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Whittington v. Isgrig

United States District Court, Eastern District of Missouri, Northern Division

March 19, 2015

VICTORIA WHITTINGTON, MAEGEN BRIGHT, SONDRA LONESS, and Plaintiffs,
v.
MARK ANTHONY ISGRIG, GEORGE LOMBARDI, and ANGELA PEARL, now known as ANGELA MESMER, Defendants.

MEMORANDUM AND ORDER

DAVID D. NOCE, UNITED STATES MAGISTRATE JUDGE.

This action is before the court on the motion of defendants Mark Isgrig, George Lombardi, and Angela Mesmer, previously known as Angela Pearl, to partially dismiss plaintiffs’ claims under Federal Rule of Civil Procedure 12(b)(6) and 12(f). (Docs. 80, 82.) The parties have consented to the exercise of plenary authority by the undersigned United States Magistrate Judge pursuant to 28 U.S.C. § 636(c). (Doc. 38.)

Pending is the second amended complaint in which plaintiffs Victoria Whittington, Maegen Bright, and Sondra Loness have filed claims against defendants Mark Isgrig, George Lombardi, and Angela Mesmer. (Doc. 75.) According to the second amended complaint, the following occurred. Plaintiffs were prisoners in the custody of the Missouri state Women’s Eastern Reception, Diagnostic, and Correctional Center in Vandalia, Missouri. Defendant Mark Isgrig worked there as a correctional officer. Defendant George Lombardi is Director of the Missouri Department of Corrections. Defendant Angela Mesmer worked there a superintendent and supervised the correctional officers, including defendant Isgrig.

From approximately February 1 to June 22, 2011, defendant Isgrig, in the course of his employment as a correctional officer, touched the three plaintiffs' breasts through their clothing, without their consent, for the purpose of his sexual gratification. Prior to this period, inmates had complained about defendant Isgrig and other employees on multiple occasions. On January 27, 2012, defendant Isgrig pled guilty to two counts of third degree assault. (Id. at ¶ 12, 95); State v. Isgrig, Case No. 11AU-CR00560-01.[1]

In enumerated counts, plaintiffs allege 28 claims for relief against defendants under federal law and Missouri state law. They seek substantial actual damages, punitive damages, attorney fees, and costs. (Id. at 4-35.)

Defendants Lombardi and Mesmer move to dismiss plaintiffs’ claims against them in their official capacities, arguing that 42 U.S.C. § 1983 does not recognize a claim against someone in his or her official capacity. (Doc. 80.) Defendant Isgrig moves to dismiss plaintiffs’ claims in Counts 23 to 29, because they are identical to their claims in Counts 16 to 22. (Doc. 83.) Plaintiffs have not opposed these motions.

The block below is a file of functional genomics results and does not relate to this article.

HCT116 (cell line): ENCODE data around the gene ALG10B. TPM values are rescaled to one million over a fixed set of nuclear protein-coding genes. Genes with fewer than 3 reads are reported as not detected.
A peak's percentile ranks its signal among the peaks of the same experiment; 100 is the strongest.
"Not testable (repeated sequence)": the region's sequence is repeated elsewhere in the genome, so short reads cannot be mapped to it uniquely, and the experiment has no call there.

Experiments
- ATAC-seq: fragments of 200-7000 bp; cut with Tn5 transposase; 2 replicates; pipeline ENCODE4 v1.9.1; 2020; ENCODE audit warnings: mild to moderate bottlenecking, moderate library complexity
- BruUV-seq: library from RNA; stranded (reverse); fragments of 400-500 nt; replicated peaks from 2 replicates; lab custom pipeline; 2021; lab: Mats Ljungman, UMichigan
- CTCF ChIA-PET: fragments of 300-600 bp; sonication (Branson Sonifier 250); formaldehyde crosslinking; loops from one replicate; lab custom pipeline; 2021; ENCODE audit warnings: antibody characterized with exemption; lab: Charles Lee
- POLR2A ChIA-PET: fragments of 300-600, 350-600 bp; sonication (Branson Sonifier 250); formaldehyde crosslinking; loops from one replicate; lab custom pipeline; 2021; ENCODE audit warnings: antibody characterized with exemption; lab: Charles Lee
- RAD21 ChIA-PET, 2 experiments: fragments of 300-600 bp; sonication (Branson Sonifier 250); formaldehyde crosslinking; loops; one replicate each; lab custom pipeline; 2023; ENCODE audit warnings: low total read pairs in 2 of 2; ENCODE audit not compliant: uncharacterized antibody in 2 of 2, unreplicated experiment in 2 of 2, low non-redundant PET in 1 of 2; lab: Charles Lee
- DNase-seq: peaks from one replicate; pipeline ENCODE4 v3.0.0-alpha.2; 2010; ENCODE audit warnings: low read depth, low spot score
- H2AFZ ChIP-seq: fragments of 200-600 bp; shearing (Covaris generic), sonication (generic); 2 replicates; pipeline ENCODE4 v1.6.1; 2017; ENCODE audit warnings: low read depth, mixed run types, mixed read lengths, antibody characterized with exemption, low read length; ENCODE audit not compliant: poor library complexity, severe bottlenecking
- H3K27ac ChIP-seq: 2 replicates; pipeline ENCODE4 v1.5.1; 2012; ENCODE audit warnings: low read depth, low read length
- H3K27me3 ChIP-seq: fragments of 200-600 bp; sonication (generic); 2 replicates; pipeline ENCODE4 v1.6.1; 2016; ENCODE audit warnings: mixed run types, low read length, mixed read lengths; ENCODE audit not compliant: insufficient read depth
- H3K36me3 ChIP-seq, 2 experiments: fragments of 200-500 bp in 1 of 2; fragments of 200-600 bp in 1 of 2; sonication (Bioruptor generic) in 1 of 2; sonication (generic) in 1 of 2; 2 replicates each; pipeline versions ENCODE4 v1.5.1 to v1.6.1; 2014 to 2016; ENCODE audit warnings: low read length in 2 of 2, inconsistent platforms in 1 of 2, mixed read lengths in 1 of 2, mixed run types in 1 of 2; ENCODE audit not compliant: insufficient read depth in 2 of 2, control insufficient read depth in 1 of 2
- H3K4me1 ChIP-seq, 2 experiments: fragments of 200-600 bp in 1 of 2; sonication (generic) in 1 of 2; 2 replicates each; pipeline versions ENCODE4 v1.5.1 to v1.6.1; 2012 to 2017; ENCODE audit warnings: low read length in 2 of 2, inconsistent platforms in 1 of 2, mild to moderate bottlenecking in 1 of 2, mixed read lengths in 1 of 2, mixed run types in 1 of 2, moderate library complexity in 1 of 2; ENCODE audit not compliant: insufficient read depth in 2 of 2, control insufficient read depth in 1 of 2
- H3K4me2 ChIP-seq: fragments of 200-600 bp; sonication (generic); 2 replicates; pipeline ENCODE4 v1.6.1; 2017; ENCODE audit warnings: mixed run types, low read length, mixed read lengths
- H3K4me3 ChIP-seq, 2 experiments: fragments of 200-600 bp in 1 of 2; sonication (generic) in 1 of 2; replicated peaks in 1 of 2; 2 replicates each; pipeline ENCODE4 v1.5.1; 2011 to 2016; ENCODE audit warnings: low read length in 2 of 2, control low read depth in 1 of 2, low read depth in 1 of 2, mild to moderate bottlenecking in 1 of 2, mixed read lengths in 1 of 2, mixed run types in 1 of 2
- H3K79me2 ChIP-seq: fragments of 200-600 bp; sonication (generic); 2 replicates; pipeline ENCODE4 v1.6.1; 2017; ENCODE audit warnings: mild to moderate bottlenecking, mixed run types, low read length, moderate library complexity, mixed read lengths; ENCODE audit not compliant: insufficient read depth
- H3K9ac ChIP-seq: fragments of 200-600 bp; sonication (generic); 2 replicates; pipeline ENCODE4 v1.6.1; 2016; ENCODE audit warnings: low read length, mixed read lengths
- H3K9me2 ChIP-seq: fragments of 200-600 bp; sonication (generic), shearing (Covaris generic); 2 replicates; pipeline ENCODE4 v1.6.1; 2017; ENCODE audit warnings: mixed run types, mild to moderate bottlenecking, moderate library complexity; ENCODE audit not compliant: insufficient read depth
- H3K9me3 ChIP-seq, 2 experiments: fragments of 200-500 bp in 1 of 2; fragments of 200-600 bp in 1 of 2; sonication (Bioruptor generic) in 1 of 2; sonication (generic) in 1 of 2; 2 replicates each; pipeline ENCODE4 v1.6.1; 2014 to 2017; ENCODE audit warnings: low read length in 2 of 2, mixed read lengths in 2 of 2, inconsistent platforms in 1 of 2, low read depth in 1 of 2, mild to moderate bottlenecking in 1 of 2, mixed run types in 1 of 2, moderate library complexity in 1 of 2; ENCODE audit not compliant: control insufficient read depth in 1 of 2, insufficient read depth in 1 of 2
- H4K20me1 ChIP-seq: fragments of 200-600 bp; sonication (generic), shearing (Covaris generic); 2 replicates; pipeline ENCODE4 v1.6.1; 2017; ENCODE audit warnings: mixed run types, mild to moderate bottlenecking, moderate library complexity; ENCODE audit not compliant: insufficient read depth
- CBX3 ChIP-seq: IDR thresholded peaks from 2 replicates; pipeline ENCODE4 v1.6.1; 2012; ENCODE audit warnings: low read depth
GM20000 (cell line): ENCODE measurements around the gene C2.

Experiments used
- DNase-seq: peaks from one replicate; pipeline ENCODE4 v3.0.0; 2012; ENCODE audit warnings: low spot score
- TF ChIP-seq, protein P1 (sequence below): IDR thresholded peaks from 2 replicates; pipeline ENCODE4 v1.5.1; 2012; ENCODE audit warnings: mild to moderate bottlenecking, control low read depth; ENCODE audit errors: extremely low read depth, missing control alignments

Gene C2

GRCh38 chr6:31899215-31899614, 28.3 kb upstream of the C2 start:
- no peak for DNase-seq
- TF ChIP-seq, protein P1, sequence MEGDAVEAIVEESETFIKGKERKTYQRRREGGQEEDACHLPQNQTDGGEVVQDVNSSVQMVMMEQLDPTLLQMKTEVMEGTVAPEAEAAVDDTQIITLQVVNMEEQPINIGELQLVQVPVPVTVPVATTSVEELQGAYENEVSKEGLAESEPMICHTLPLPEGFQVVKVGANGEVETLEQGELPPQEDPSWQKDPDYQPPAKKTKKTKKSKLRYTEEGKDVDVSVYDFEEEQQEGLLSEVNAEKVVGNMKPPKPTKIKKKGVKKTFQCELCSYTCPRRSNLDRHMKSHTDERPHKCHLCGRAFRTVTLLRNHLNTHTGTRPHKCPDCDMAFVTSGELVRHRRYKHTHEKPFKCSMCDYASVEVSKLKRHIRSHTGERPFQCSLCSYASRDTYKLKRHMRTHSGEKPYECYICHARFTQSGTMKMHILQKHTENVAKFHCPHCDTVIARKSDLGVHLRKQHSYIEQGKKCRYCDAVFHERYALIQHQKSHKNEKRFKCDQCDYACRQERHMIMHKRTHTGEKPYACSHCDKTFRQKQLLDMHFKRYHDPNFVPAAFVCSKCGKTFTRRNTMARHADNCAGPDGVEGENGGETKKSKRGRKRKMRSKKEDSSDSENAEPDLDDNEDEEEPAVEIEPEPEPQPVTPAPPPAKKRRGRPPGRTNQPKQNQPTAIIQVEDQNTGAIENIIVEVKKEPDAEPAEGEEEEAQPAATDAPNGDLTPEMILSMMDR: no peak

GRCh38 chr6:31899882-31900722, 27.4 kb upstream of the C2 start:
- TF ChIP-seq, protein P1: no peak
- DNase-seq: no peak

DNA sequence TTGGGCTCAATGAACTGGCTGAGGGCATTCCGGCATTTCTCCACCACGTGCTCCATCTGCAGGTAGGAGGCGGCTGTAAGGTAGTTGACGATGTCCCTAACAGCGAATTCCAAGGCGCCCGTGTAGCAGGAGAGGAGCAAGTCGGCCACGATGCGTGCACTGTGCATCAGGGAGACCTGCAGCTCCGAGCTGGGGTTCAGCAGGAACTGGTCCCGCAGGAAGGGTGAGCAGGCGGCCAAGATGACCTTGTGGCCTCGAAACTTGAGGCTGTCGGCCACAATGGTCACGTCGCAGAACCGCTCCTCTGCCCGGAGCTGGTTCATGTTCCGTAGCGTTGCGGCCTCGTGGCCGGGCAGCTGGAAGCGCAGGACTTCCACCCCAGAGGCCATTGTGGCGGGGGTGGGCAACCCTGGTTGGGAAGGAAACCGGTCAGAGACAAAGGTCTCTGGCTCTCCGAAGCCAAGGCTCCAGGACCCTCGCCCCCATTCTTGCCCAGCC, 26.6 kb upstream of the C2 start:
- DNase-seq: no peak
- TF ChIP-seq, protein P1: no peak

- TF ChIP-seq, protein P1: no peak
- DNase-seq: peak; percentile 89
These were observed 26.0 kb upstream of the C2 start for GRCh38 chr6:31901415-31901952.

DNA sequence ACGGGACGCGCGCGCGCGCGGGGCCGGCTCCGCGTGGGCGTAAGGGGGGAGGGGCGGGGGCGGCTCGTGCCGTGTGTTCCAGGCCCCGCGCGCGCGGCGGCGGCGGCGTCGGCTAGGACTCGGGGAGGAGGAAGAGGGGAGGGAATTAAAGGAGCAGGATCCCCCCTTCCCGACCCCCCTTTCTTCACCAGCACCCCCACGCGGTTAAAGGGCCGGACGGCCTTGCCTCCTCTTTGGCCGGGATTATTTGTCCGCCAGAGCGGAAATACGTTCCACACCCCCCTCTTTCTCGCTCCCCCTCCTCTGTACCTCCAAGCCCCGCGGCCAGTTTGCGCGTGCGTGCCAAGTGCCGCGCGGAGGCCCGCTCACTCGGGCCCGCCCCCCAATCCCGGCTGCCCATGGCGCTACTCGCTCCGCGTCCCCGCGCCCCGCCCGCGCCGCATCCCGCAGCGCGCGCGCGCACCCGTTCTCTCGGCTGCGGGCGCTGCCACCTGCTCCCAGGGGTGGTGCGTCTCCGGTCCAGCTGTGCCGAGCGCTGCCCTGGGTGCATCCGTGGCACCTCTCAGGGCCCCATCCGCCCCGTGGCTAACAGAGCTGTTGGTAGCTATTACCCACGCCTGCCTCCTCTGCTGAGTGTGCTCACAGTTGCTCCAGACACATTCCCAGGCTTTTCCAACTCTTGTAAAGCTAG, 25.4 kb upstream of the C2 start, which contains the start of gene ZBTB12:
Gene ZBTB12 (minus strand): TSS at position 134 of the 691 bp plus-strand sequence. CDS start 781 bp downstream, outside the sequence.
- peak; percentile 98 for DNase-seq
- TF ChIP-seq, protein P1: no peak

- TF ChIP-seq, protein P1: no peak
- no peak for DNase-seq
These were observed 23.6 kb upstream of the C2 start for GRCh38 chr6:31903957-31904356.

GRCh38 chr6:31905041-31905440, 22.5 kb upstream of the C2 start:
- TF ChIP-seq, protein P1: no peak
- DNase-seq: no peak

A motion to dismiss under Fed.R.Civ.P. 12(b)(6) challenges the legal sufficiency of the complaint. See Carton v. Gen. Motor Acceptance Corp., 611 F.3d 451, 454 (8th Cir. 2010). To survive a Rule 12(b)(6) motion to dismiss, the complaint must include “enough facts to state a claim to relief that is plausible on its face.” Bell Atlantic Corp. v. Twombly, 550 U.S. 544, 570 (2007). To meet the plausibility standard, the complaint must contain “more than labels and conclusions.” Id. at 555. The pleading must contain “factual content that allows the court to draw the reasonable inference that the defendant is liable for the misconduct alleged.” Ashcroft v. Iqbal, 556 U.S. 662, 678 (2009).

Official Capacity

Defendants Lombardi and Mesmer move to dismiss the claims against them in their official capacities, arguing that claims against state officials in their official capacities are not cognizable under 42 U.S.C. § 1983. “[N]either a State nor its officials acting in their official capacities are ‘persons’ under § 1983.” Will v. Mich. Dep’t of State Police, 491 U.S. 58, 71 (1989). Plaintiffs allege claims against defendant Lombardi in his official and individual capacities. (Doc. 75 at ¶¶ 7, 29, 65, 112.) Although the complaint does not clearly state the capacities in which defendant Mesmer is sued, plaintiffs incorporated all previous paragraphs into their allegations against Mesmer, including the ones indicating an intent to sue all defendants in both their individual and official capacities. (Id. at ¶¶ 33, 38, 43, 69, 74, 79, 85, 116, 121, 126, 132.) Plaintiffs seek relief against defendant Isgrig in both his individual and official capacities. (Id. at ¶¶ 5, 29, 65, 112.)

Accordingly, the court dismisses plaintiffs’ federal § 1983 claims against any defendant in his or her official capacity.

Identical Claims

Defendant Isgrig moves to dismiss plaintiffs' redundant claims under Fed.R.Civ.P. 12(f). A district court has “liberal discretion” to strike redundant allegations, while considering that striking a party's pleadings is an extreme measure and is generally viewed with disfavor. Stanbury Law Firm, P.A. v. IRS, 221 F.3d 1059, 1063 (8th Cir. 2000). The court agrees that the claims of plaintiff Loness against defendants in Counts 16 to 22 are identical to the claims in Counts 23 to 29 (Compare Doc. 75 at 25-35 with 35-45.) There are no new facts or claims alleged in Counts 23 to 29. Therefore, they are redundant and are dismissed.

Claims remaining for litigation

The claims of plaintiffs that remain for ...


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